Royal College of Surgeons in Ireland Coláiste Ríoga na Máinleá in Éirinn

Junior Cycle

Introduction

A key priority in international medical education is to provide students with an opportunity to meet patients early in their undergraduate training and to learn the clinical skills necessary for future learning. To facilitate this, the Department of General Practice co-ordinates the Introduction to Clinical Practice (ICP) course in Junior Cycle in RCSI.

There is an increasing evidence base in support of this approach. The ICP course aims to contextualise theoretical learning of knowledge, skills and attitudes. Patient contact appears to foster appropriate professional attitudes, as well as enhancing students' learning experience. It can improve interpersonal skills and empathy. Other studies have highlighted that students gain confidence with people through encounters early in their training and learn to respect the courage and tenacity of patients with chronic illnesses.

Junior Cycle comprises three semesters. ICP is delivered throughout the Junior Cycle. ICP has two components: a) Clinical Competencies (CC); and b) Early Patient Contact (EPC). The portion of ICP taught in JC1 and JC2 is called ICP1. The portion of ICP taught in JC3 is called ICP2.

Junior Cycle 
 Introduction to Clinical Practice 1 (ICP1)  Introduction to Clinical Practice 2 (ICP2)
Junior Cycle 1
In Semester One
Junior Cycle 2
In Semester Two
Junior Cycle 3
In Semester Three

Moodle Virtual Learning Environment (VLE)

There is an emphasis in the course on preparation and self-structured learning. To facilitate this we utilise VLE for Clinical Competencies and Early Patient Contact. The VLE includes an overview of the CC and EPC components, including lectures, information relating to small group teaching, useful additional reading material and a discussion forum. The Clinical Competencies VLE Page has a variety of folders, which include written material and video links to examination techniques for each of the systems. The Early Patient Contract VLE page also hosts the educational content for the course, as well as the EPC Discussion Forum. The VLE Discussion Forum (for CC and EPC) will be used by teaching staff to update students with information relating to the course.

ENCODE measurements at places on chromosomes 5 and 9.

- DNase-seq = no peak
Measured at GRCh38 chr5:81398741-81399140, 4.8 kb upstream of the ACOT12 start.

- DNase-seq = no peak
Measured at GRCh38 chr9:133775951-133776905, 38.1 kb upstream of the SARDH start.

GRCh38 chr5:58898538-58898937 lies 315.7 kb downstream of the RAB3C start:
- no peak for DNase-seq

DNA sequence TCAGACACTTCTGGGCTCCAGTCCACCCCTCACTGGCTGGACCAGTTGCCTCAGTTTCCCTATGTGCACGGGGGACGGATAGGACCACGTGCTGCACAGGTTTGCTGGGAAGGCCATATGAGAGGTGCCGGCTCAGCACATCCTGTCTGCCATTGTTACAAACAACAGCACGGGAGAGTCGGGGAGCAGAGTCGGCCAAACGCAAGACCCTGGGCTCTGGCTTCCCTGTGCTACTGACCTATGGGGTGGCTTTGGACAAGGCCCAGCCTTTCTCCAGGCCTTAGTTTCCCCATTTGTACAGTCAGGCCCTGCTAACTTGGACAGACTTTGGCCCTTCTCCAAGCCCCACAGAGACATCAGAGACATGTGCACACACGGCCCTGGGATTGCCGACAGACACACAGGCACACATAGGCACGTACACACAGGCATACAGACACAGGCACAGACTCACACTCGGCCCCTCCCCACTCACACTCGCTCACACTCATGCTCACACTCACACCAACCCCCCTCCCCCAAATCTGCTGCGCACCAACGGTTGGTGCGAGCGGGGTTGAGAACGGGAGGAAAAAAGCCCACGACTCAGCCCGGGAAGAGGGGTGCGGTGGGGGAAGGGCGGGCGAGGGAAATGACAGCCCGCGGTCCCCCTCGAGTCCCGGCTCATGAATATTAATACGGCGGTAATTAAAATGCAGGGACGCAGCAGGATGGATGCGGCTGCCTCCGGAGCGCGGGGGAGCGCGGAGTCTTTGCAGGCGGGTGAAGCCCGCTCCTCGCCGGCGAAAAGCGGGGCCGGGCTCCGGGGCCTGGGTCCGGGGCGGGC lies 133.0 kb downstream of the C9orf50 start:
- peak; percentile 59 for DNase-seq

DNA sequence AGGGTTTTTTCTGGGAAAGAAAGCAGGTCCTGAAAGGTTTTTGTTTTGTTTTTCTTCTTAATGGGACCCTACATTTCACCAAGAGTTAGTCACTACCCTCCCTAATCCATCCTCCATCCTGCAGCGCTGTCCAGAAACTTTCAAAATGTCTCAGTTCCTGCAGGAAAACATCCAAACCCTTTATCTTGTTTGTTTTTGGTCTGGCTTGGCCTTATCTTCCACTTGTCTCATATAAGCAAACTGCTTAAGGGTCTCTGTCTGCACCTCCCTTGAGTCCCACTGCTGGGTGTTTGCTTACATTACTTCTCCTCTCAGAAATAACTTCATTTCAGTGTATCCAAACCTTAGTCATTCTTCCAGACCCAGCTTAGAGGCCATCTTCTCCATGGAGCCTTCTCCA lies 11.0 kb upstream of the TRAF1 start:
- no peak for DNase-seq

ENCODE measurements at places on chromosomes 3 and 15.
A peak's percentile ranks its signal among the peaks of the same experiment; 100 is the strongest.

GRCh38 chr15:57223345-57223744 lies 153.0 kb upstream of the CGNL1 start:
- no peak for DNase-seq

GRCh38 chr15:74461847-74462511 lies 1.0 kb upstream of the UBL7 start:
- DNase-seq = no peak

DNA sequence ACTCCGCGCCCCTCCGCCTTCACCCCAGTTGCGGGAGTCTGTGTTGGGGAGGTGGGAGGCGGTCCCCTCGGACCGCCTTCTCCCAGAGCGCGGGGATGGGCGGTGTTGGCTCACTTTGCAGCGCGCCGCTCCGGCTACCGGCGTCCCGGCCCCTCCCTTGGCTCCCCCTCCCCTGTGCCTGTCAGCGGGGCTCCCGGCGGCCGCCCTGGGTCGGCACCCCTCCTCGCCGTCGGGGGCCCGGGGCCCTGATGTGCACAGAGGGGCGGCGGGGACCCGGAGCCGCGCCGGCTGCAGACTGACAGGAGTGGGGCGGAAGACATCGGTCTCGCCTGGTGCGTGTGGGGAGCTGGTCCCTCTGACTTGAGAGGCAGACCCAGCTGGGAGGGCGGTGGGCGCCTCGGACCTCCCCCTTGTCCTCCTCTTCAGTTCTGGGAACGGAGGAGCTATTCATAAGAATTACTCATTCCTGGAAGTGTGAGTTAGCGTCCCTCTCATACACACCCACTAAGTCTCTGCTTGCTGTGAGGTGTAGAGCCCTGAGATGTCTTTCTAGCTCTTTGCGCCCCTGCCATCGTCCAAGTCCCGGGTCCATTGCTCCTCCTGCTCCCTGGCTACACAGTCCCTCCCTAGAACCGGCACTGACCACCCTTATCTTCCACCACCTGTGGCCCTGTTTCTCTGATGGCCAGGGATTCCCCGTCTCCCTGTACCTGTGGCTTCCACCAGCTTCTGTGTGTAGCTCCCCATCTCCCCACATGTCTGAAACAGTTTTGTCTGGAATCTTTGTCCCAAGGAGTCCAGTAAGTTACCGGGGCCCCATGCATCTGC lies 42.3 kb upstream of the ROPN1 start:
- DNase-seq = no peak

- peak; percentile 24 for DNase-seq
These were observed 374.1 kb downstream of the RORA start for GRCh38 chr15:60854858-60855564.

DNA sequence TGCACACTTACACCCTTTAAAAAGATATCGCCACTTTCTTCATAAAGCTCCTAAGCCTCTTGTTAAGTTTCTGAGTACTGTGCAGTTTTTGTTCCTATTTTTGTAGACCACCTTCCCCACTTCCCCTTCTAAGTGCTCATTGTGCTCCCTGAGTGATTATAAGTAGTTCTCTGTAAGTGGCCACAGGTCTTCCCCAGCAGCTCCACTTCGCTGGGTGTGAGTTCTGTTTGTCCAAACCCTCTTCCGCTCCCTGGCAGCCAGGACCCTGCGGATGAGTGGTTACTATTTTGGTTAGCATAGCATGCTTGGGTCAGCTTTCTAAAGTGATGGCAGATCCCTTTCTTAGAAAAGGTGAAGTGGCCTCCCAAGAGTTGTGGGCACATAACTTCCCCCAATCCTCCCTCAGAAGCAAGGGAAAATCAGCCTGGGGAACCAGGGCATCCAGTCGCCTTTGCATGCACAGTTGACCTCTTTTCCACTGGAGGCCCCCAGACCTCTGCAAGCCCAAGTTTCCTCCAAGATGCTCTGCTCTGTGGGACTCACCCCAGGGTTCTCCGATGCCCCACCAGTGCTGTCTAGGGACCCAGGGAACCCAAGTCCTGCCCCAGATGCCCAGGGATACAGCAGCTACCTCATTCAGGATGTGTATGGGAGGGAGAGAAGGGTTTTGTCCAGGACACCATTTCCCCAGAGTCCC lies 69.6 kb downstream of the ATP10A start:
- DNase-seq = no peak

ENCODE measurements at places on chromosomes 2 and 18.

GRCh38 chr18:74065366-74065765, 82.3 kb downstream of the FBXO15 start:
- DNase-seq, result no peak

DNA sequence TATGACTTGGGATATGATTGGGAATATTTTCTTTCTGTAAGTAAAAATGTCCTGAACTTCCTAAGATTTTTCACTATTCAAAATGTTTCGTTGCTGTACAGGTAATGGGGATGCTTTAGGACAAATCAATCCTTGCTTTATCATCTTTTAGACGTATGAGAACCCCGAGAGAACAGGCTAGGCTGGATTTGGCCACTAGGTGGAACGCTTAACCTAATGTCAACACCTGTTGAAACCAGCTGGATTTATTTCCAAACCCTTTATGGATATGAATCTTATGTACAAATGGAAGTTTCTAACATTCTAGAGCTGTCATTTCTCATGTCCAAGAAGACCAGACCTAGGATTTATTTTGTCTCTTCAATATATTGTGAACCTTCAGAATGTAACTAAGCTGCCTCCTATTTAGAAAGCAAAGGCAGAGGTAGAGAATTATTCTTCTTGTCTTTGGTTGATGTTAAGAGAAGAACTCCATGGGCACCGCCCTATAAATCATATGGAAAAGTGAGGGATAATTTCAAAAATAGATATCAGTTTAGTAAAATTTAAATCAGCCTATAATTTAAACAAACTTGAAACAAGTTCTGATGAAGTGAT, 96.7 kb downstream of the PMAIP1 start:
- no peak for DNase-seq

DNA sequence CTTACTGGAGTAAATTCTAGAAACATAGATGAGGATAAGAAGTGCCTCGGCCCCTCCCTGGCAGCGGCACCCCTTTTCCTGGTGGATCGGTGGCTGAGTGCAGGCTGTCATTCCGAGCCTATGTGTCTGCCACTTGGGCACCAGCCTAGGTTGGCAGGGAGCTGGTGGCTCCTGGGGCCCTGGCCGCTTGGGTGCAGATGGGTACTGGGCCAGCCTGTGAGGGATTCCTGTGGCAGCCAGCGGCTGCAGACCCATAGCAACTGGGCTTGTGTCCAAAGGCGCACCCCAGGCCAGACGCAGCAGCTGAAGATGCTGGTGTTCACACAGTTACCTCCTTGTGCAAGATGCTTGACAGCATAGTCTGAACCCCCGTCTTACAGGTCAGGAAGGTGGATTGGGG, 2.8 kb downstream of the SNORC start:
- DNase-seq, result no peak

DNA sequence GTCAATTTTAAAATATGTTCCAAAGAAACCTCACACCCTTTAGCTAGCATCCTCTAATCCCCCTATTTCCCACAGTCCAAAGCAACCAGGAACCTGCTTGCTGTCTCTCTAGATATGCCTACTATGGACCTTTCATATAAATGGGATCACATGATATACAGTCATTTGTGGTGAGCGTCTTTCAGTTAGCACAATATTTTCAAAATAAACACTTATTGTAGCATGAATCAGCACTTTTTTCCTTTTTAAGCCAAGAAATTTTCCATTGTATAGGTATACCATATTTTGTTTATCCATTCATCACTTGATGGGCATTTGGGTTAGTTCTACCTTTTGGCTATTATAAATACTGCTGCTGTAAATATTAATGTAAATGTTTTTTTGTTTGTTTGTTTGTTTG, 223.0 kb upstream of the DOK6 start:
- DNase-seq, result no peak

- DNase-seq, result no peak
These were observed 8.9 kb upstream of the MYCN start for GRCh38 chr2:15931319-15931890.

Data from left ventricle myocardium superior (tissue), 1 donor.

Curriculum and learning outcomes

The Introduction to Clinical Practice Curriculum is mapped to the RCSI Graduate Medical Profile. In addition it has been adapted to students' evaluations.

ICP Learning Outcomes 
Clinical Competencies Learning Outcomes  Early Patient Contact Learning Outcomes
Attitudes
  • Demonstrate professional behaviour towards patients and colleagues
  • Display an understanding of the ethical issues underlying doctor-patient interactions
  • Recognise issues arising for doctors practicing in multicultural environments
  • Be aware of what influences doctors when making clinical decisions
Knowledge and skills
  • Take a structured history from a patient
  • Demonstrate basic competence in physical examination of cardiovascular, respiratory, gastrointestinal and neurological systems
  • Demonstrate an understanding of the basic principles of evidence-based medicine (EBM) as applied to the clinical care of individual patients
  • Recognise the basic principles of therapeutics and issues involved in prescribing for patient 
  • Identify the challenges faced by patients living with a chronic disease
  • Discuss the impact a chronic disease can have on a patient's family
  • Reflect on the doctor patient relationship
  • Understand how patients access the healthcare system
  • Recognise the social and cultural influences on health
  • Explain the ethical principles that are the cornerstone of patient care
  • Know when to engage in ‘critical reflection’ to learn from experiences.

Introduction to Clinical Practice 1

ICP1 is delivered over two semesters, in Junior Cycle 1 and Junior Cycle 2.

Clinical competencies (CC)